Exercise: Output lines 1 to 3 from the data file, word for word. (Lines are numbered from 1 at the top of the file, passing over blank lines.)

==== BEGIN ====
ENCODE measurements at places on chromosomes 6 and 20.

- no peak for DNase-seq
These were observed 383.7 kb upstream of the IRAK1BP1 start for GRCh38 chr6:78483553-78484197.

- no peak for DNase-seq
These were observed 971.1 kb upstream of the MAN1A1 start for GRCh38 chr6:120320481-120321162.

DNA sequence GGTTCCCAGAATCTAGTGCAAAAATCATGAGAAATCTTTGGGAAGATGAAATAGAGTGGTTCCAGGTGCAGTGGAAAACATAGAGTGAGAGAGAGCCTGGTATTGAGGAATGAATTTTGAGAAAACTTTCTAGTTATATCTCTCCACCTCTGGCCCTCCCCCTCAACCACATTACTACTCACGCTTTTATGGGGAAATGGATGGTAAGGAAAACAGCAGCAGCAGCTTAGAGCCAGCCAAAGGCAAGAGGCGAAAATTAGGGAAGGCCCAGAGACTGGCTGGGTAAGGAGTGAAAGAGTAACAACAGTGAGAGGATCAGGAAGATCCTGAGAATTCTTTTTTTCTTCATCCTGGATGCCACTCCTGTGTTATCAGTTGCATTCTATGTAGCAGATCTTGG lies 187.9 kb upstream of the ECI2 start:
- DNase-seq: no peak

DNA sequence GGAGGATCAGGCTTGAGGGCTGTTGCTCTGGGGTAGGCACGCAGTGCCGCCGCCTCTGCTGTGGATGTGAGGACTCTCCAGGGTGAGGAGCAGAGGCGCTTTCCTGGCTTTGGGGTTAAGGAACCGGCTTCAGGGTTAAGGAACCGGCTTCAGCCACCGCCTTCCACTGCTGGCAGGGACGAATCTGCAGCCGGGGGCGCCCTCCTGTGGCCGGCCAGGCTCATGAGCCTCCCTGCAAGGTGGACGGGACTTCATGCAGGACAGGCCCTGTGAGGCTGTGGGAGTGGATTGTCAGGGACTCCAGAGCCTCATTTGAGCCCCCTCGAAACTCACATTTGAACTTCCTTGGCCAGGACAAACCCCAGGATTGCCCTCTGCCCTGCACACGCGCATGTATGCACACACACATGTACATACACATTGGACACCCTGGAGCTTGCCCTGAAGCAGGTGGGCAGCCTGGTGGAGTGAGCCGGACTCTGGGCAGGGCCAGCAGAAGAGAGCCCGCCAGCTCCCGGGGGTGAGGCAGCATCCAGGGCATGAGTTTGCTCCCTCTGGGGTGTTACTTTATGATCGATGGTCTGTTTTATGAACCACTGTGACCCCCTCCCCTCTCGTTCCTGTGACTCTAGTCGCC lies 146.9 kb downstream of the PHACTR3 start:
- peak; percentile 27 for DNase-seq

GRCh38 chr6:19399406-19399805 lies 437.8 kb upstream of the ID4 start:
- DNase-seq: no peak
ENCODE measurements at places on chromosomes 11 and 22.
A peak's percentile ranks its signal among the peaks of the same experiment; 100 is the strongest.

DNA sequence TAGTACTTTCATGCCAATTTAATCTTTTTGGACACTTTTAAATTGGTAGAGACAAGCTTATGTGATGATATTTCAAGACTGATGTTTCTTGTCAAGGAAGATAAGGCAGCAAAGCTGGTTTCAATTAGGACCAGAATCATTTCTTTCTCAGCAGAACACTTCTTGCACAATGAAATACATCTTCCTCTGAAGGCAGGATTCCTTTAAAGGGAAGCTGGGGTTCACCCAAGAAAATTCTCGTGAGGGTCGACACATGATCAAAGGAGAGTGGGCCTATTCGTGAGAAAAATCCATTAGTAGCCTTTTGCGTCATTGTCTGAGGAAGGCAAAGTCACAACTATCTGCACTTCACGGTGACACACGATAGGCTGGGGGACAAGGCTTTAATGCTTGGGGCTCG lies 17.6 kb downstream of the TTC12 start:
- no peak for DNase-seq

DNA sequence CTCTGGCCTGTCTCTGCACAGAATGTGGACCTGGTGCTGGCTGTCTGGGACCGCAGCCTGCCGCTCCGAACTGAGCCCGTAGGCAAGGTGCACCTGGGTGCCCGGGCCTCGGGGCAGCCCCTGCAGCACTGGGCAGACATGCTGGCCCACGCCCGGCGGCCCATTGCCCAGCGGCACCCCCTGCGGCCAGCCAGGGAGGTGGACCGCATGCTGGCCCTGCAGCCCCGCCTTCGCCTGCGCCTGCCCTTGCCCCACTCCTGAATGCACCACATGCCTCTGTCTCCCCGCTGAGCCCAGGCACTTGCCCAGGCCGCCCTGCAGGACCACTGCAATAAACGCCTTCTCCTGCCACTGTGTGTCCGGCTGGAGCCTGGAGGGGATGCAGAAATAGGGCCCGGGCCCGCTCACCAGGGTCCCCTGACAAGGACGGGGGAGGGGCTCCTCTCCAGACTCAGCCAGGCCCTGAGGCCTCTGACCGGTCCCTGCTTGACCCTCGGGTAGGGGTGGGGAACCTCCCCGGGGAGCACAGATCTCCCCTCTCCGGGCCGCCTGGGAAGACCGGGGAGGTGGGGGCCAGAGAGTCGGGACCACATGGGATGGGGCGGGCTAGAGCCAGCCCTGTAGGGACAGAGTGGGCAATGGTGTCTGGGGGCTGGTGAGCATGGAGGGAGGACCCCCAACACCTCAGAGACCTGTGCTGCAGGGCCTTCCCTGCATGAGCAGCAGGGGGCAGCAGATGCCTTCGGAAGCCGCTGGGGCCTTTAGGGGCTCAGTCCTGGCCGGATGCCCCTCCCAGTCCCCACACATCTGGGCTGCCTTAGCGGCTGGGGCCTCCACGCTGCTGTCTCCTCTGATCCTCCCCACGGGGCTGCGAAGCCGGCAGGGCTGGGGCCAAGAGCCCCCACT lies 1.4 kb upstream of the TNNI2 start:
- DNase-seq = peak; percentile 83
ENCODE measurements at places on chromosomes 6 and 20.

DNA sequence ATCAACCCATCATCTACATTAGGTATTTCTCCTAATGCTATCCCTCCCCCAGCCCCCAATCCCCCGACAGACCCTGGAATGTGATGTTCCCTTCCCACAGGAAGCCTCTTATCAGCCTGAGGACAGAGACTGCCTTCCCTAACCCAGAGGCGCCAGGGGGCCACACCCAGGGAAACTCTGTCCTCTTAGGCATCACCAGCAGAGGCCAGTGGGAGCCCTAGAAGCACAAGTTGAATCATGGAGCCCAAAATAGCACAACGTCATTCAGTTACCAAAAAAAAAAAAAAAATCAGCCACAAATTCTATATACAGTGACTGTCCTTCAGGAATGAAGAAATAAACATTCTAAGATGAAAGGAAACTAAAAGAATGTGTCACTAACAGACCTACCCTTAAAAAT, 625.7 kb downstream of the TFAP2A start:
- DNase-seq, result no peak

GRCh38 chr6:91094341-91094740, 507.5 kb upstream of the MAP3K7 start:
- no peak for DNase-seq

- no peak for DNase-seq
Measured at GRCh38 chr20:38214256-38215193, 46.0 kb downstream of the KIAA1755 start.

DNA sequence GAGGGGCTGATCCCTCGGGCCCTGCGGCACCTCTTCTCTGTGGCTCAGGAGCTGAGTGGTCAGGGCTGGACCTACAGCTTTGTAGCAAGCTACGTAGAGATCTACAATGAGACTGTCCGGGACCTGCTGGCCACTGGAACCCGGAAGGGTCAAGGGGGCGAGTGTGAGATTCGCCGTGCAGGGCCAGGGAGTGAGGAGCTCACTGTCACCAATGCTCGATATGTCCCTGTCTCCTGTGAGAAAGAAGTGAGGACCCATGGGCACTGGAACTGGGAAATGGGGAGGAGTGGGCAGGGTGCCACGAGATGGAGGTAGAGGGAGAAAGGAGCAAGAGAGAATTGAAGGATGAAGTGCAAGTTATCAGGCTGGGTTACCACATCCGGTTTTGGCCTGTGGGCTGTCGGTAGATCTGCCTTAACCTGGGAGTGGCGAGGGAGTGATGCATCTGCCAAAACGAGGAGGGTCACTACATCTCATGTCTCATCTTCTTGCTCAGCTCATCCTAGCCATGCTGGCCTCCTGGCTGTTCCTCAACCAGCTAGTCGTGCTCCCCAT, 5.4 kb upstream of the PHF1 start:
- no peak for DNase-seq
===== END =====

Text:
ENCODE measurements at places on chromosomes 6 and 20.

- no peak for DNase-seq
These were observed 383.7 kb upstream of the IRAK1BP1 start for GRCh38 chr6:78483553-78484197.